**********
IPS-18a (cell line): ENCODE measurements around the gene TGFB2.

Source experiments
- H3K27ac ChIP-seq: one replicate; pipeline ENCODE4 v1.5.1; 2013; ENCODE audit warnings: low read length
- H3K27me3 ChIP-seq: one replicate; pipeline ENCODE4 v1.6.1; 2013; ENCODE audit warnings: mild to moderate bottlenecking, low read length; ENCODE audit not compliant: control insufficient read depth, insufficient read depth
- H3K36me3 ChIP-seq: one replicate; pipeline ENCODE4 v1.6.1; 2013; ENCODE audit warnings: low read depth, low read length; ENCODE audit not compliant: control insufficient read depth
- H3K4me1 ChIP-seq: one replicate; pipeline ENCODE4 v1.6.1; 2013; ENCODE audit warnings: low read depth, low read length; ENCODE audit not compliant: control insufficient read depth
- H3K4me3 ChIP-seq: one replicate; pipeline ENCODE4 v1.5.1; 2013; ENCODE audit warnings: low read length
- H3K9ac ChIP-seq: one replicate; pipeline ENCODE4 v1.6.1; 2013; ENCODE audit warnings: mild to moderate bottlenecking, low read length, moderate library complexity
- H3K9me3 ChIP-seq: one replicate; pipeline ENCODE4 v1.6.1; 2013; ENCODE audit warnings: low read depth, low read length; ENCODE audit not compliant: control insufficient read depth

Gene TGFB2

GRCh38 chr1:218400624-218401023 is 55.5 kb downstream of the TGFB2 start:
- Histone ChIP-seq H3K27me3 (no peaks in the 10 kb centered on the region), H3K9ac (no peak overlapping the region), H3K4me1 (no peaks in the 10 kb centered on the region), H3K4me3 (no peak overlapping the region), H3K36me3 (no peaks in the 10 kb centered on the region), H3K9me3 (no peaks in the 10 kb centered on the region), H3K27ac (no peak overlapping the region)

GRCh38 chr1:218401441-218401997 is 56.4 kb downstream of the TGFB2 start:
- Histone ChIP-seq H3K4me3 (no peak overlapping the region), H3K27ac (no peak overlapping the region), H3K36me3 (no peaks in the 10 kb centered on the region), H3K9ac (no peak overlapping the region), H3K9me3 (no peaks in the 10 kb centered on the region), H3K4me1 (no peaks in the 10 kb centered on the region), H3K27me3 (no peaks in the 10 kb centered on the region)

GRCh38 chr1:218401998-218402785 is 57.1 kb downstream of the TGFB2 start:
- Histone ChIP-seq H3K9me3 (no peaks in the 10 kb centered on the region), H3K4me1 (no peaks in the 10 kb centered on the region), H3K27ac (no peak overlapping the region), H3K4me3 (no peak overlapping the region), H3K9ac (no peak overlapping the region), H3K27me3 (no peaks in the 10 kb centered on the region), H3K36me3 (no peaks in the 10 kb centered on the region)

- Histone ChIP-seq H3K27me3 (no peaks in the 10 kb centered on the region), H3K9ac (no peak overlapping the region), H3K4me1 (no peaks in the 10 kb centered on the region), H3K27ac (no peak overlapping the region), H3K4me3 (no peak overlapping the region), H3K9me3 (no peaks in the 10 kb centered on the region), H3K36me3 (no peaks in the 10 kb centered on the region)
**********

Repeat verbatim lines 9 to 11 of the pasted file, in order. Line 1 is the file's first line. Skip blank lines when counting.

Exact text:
- H3K9me3 ChIP-seq: one replicate; pipeline ENCODE4 v1.6.1; 2013; ENCODE audit warnings: low read depth, low read length; ENCODE audit not compliant: control insufficient read depth

Gene TGFB2

GRCh38 chr1:218400624-218401023 is 55.5 kb downstream of the TGFB2 start: